This paper focuses on the “cultural cradle” that gave rise to a distinctive idea of masculinity and counter-culture as seen in records of day laborers’ own monologues preserved in a collection of workers’ diaries. The main material for the paper comes from the ‘Diaries of day laborers’ (total of two volumes) collected and compiled by the Bureau of Social Affairs of the city of Tokyo in the early Showa period. As for the masculinity of day laborers, the peculiar “expression” style was symbolized in discourses on “drinking, gambling, and prostitution.” On the other hand, in order to grasp the day laborers’ expressions of masculinity in relation to the totality of masculinity, this paper focuses the discussion on the “cultural cradle” = various elements that promoted these “expressions”. Concretely, this paper examines (1) the actual conditions of daily laborers and their consciousness, (2) their awareness of “others”, and (3) the forms of entertainment and culture favored by day laborers,correlating the various factors.
The results can be summarized in the following three points. First, what formed the “cultural cradle” of the masculinity and counter-culture of day laborers was the ambivalent consciousness of “frightened” and “resentment” leading to an inverted form — “frightened masculinity (frightened but masculine)”. This consciousness was formed during the depression years and in “not sociable” relationships with “others” such as intermediate contractors, Korean laborers and women. Second, the appeal of this counter-culture was not constant. We can see this in the fact that there were a significant number of day laborers with academic backgrounds who tried to stand outside of the counter-culture as well as the Korean laborers who also stood outside of this counter-culture. Third, the “cultural cradle” of their masculinity was amplified or eliminated in the context of femininity. This can be clearly seen from their reactionary remarks against “Modern girls” and the reality of a form of “sociable” entertainment called “Yasugi-bushi” which was popular among day laborers.
In today’s Korea, articles on misogyny and misandry are often found in the media. Also, many Koreans consider misogyny and misandry to be a serious problem. In this paper, I will focus on Korean masculinities in order to clarify the cause of misogyny.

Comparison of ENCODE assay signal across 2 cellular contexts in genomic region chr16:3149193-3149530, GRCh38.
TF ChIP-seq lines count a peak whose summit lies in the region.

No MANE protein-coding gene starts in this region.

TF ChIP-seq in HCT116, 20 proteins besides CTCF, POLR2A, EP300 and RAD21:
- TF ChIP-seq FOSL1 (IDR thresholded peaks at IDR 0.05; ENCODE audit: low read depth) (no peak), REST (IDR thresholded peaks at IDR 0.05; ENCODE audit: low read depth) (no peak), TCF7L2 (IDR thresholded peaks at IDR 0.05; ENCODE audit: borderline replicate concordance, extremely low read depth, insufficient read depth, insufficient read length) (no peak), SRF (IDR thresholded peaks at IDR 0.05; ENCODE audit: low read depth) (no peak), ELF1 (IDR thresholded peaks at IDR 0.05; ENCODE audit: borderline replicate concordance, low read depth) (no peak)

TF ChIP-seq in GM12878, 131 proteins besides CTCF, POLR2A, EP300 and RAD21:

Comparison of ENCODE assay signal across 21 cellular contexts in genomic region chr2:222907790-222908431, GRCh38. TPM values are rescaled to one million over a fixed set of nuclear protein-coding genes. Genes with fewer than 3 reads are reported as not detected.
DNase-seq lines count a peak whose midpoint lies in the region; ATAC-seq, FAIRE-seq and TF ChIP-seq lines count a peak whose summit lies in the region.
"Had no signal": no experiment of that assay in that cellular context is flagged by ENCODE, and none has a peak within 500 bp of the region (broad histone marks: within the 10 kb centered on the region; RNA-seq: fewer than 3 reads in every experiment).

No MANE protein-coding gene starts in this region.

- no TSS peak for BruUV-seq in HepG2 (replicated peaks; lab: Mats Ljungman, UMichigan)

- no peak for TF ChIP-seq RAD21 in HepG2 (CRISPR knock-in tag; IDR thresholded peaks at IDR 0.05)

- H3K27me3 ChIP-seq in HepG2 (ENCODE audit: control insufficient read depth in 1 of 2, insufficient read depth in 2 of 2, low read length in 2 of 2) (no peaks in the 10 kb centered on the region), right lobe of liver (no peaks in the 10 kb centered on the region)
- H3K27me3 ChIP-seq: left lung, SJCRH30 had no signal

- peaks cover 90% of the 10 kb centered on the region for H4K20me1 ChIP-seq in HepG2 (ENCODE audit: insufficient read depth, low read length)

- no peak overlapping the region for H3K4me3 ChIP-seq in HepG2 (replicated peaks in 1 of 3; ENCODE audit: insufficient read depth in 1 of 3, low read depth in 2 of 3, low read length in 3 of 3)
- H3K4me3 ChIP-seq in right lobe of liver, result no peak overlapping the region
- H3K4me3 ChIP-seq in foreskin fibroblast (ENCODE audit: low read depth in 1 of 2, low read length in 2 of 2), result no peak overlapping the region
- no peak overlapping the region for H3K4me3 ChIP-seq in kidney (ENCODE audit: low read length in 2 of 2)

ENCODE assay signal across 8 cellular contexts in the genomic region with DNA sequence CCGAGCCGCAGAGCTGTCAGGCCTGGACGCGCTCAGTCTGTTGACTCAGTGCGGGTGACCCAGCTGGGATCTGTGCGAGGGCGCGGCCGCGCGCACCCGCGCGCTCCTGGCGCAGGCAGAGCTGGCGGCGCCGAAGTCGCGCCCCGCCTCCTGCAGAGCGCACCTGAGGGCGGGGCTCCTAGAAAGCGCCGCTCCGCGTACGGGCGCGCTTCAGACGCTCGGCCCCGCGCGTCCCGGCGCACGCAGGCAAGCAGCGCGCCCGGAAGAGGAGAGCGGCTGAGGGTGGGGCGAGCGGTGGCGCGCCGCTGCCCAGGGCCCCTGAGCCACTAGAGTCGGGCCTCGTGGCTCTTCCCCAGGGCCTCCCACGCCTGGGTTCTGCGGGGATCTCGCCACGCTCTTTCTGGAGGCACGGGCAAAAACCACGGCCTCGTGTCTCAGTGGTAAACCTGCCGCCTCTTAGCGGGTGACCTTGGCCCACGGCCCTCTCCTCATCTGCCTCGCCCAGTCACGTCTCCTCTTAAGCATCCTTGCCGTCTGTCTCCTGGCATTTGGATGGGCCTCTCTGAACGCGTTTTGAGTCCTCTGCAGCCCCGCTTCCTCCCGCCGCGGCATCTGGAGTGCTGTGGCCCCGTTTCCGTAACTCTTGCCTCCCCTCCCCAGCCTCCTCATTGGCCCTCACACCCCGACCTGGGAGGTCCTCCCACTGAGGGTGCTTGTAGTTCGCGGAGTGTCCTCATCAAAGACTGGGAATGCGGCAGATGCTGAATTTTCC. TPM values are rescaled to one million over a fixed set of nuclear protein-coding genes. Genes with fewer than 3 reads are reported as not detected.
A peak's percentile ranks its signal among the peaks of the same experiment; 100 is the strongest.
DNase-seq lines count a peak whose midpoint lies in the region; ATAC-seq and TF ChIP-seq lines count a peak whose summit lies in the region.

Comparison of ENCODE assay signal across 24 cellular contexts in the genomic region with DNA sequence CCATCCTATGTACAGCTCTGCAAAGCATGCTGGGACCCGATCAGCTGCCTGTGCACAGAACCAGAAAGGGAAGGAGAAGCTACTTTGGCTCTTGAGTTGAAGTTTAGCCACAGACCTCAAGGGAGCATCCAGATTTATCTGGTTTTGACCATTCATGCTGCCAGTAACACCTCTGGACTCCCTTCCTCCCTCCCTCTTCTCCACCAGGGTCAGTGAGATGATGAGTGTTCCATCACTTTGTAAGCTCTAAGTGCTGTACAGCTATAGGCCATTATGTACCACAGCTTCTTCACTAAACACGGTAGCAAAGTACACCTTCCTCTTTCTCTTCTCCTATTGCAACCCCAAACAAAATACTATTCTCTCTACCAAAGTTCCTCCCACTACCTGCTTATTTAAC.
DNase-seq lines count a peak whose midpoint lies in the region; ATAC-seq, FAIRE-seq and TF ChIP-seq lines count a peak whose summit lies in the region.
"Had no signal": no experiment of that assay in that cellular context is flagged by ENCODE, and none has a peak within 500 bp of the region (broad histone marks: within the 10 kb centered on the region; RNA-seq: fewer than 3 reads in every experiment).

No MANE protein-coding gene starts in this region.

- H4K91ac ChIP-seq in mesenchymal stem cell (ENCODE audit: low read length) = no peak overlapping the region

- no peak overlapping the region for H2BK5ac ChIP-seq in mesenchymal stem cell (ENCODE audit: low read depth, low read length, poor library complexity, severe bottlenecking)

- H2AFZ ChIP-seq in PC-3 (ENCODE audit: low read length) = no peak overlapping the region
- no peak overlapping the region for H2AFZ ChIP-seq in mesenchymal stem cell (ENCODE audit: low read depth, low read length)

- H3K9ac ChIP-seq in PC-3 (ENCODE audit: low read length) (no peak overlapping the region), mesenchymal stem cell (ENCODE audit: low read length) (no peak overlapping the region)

Section 1 reviews Korean masculinity studies. Through the review, it becomes clear that Korean masculinity has been analyzed using the concepts of “militarism” and “militarization.”
Section 2 will clarify the change of Korean masculinities from their relation with militarization. Firstly, there have been points in common between the military regime’s masculinities and the prodemocracy masculinities. Secondly, the masculinities called for by the military regime and the IMF Era were similar. Thirdly, since the 2000s, the difference between men and women has been maintained by a way of thinking that men who serve military service are victims of society.
Section 3 examines the reasons why men are hostile to women using the framework of Messner and Ito. Firstly, a general sense of deprivation felt by today’s young men makes it difficult for them to feel superior to women. Secondly, because of the socialization of male-dominated values in the militarized society, young men’s anger is directed at women.
In other words, the reason for the spread of misogyny is recent women’s social advancement despite the fact that a debasing attitude toward women still exists in society. In order to break out of the negative cycle of misogyny and misandry, people should realize the following: Firstly, Korean society is a militarized one. Secondly, there is a possibility that people are being socialized by militarization. And lastly, there are differences and inequalities between men.
Feature films are fictional. Even if the film is realistic, we cannot accept it uncritically as the film reflects reality. However, it is inevitable that the temporality and regionality where the film is produced and released are reflected on the feature film (especially commercial films). For this reason, we explore the stories that society has entrusted to local films by deciphering them. This article discusses family styles through films in Malaysia and Indonesia. Both countries are multiethnic, multi-religious and multi-lingual, and the majority religion, Islam, has a major impact on society, while Islam is positioned in society as one of several religions. In Malaysia, characterized by ethnic ranks and Islamic authority, love and companionship across ethnic and religious differences becomes an issue. However, Yasmin Ahmad’s films appeal that the problem to be solved is not the difference in ethnicity or religion but the power relationship between parent and child or between married couple. There have been more Indonesian films featuring polygamy with women playing a leading role in foreign countries, which can be understood as an attempt to create a family based on the value of Islam. We interpret it as showing that women who are trying to live away from the interference of their parents and the community are finding it difficult to balance their career with a good mother.